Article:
Having reached the end of my twenties, there isn’t time in the rest of the month, of the blog in fact, to reflect on any more of my personal history. If I have time to do the blog in these busy family days, it may just be to go back to the early days – just choosing songs I like and saying something about why I like them.

I have been a lucky man, all things considered.

Write Here, Write Now: 12.21 – Big My Secret

Michael Nyman – Big My Secret

Still in 1997 and The Piano was a big part of my life. The passions and range of emotions captured in this soundtrack album take me back to an unexpectedly adventurous and captivating time in my life. I was knocked off my feet and experienced deep emotional pleasure and pain in equal measure.

The unvoiced feelings that pour out of this recording touch me so exquisitely and take me back to memories of events that were so extraordinary to me, and yet so comfortingly familiar, that at times I felt blessed and others in torment.

Recently we have had a piano in our house and The Piano score is one that I bought to see if I could play it. Even the few simple bars and runs that I am capable of calm and exhilarate me.

Some tracks are full of foreboding, others are jaunty and silly, some take the same basic theme and have a run at it in a bold or in a soft manner. There is definitely the sense of a story told, of a beginning, a climax and of an ending. This track is close to the beginning, and has the feel of exploration, of running up and down the piano keyboard, simple in its touch of the notes, freshly reaching out to nerve endings anticipating contact.

In some ways, listening to this album is like experiencing an aural massage. I can drift off and feel the sound coaxing relaxation into my muscles, gently stretching limbs and torso to reach greater levels of comfort. It is a balm that I do not explore to often for fear of dullness through repetition. But when I come to it anew, each time it is a delight.

Write Here, Write Now: 12.20 – Kowalski

Primal Scream – Kowalski. “The question is not when he’s gonna stop

1997 and I was back from the USA, living with my parents. It was a year dominated by Spice Girls, Radiohead and Diana’s death. For me it was a year of helping my dad build a house and driving out to gigs in my mum’s old VW Golf.

Vanishing Point was a great album for putting on in the car and chugging along Essex A roads and backlanes. For a start, it was practically the only album I could hear over the Golf’s engine and more importantly, it was the sort of album made to be played in such a setting – the noises were a backing choir to the deep bass and bold guitar notes, and in the case of Kowalski, the DJ from the film Vanishing Point.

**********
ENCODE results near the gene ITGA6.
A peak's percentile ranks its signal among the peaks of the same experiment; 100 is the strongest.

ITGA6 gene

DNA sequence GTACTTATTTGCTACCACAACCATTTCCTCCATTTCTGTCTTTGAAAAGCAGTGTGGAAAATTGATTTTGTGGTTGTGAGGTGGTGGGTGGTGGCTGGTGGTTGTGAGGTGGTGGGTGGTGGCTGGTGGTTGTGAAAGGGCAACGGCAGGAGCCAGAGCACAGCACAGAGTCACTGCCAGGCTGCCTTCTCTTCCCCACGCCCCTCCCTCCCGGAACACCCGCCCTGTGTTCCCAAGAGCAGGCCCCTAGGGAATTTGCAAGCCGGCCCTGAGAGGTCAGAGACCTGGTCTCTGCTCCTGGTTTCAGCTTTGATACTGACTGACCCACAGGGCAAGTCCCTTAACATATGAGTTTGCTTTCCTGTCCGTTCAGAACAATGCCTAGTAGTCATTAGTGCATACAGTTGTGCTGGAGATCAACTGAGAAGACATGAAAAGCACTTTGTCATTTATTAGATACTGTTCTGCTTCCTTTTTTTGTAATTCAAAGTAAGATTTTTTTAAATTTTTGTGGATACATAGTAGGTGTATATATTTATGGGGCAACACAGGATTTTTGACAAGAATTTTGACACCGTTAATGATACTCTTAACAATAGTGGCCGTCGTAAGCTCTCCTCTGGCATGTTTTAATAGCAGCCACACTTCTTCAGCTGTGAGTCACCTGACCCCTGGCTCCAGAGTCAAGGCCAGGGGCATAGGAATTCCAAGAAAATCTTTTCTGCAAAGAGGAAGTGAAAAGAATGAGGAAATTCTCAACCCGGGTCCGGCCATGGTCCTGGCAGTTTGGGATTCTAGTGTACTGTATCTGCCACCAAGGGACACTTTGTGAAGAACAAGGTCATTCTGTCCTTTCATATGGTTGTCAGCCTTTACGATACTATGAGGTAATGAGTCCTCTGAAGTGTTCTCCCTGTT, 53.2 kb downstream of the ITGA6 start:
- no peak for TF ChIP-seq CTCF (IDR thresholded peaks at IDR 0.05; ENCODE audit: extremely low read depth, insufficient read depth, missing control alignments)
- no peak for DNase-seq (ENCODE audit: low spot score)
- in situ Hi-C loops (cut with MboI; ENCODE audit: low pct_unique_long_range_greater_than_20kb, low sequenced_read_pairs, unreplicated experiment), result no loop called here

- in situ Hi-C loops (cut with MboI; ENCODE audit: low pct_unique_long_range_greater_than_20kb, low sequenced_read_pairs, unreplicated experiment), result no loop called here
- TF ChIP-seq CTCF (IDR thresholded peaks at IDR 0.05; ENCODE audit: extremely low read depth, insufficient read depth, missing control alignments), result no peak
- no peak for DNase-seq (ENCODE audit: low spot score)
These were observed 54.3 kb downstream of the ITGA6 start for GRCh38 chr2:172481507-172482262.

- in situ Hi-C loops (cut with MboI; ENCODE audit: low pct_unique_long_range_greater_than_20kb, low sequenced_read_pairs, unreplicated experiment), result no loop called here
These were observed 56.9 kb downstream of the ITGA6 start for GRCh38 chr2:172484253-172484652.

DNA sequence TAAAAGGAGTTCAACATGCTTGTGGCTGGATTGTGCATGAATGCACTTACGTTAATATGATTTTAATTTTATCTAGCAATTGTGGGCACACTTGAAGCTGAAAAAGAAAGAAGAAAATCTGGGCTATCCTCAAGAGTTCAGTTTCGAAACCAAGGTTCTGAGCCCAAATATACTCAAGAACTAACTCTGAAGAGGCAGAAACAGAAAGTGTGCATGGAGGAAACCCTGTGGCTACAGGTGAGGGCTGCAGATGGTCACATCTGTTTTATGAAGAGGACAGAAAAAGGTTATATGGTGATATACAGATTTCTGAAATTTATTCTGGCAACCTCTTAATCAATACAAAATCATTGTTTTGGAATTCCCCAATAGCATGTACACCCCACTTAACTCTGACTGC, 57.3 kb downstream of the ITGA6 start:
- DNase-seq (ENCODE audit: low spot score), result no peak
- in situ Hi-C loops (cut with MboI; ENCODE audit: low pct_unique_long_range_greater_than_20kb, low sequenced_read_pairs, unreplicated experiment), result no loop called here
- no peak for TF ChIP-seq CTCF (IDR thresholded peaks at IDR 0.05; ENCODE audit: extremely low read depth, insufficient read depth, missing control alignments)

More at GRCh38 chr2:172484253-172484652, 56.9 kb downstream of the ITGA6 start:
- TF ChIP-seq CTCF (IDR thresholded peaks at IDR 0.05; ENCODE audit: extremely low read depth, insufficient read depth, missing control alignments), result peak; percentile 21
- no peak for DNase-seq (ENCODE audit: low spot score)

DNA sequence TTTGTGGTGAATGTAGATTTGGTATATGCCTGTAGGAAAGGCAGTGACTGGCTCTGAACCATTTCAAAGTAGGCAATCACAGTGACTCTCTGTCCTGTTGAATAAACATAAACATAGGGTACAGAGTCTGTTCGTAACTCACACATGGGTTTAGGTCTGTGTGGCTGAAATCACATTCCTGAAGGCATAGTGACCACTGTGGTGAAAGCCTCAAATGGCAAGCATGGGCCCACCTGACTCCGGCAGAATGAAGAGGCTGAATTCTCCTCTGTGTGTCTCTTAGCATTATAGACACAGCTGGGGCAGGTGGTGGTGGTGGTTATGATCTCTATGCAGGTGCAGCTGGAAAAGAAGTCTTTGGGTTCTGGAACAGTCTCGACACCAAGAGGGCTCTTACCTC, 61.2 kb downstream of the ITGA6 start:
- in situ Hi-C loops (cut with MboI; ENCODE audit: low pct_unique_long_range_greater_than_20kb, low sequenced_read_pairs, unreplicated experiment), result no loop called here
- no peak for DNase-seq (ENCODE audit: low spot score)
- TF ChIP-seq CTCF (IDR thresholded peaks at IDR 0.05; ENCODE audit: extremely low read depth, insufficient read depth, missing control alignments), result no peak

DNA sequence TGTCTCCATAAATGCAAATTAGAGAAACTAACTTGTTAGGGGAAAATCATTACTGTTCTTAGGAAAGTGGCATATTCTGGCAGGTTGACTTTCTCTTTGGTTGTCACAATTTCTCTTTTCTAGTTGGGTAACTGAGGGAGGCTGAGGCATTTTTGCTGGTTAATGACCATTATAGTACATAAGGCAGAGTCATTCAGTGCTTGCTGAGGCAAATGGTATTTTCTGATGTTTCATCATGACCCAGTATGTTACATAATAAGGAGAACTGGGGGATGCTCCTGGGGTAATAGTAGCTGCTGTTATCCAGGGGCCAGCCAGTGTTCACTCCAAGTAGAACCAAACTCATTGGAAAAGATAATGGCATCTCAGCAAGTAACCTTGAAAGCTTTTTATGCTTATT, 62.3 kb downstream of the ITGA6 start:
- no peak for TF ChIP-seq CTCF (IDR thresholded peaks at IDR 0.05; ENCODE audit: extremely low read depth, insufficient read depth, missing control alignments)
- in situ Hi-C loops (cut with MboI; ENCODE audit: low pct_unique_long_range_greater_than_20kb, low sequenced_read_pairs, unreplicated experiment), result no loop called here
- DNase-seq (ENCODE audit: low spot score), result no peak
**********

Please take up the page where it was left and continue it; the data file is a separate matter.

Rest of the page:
A totally immersive, not to say headache-inducing sound. I think when later I was doing voluntary work on the Isle of Man, the album soundtracked my speeding and braking and turns around the inly place in the UK with no speed limit.

I’ve just finished watching Detectorists, set in the same countryside where I used to race around. Having a car opened up similarly beautiful landscapes – certainly in North Essex – it was quite remarkable that there could be such empty, undisturbed rural areas that close to London. Andy and Lance never had such raucous soundtracks in their motors.

I did love the freedom of it all, even if it was often quite a solitary existence. I think my dad came to see Flux of the Pink Indians in Chelmsford once, but that was a rare exception. I went to gigs on my own. Primal Scream ably filled in the void.

Write Here, Write Now: 12.19 – What If God Was One Of Us?

Joan Osborne – What If God Was One If Us? “Just a slob

Part of my can’t quite believe I am blogging about this song. from the first time I heard it, it set my teeth on edge with how cheesy some of the lines and chosen rhymes were. But it was a hit in the US and a song I heard frequently on the radio in my room in the Quaker college where I was a resident.

It’s particularly pertinent because Christians generally are more confident of their faith in the US than in the UK and Quakers come in a wider range of varieties than just the liberal, silent worshiping non-literal breed that dominates in Britain. While east coast Quakers are of a form that British ‘Friends’ would recognize, the college I was at had representatives from those branches of the worldwide Quaker family who are more akin to a conventional bible-adhering church, often with priests, church services, hymns and sermons. Others still wear the plain dress seen on early Quakers and some present day Amish and Mennonites. How were we part of the same tradition? It was fascinating listening to the words of literalist Quaker academics justifying and explaining their adherence to creeds that would have no place among British Quakers.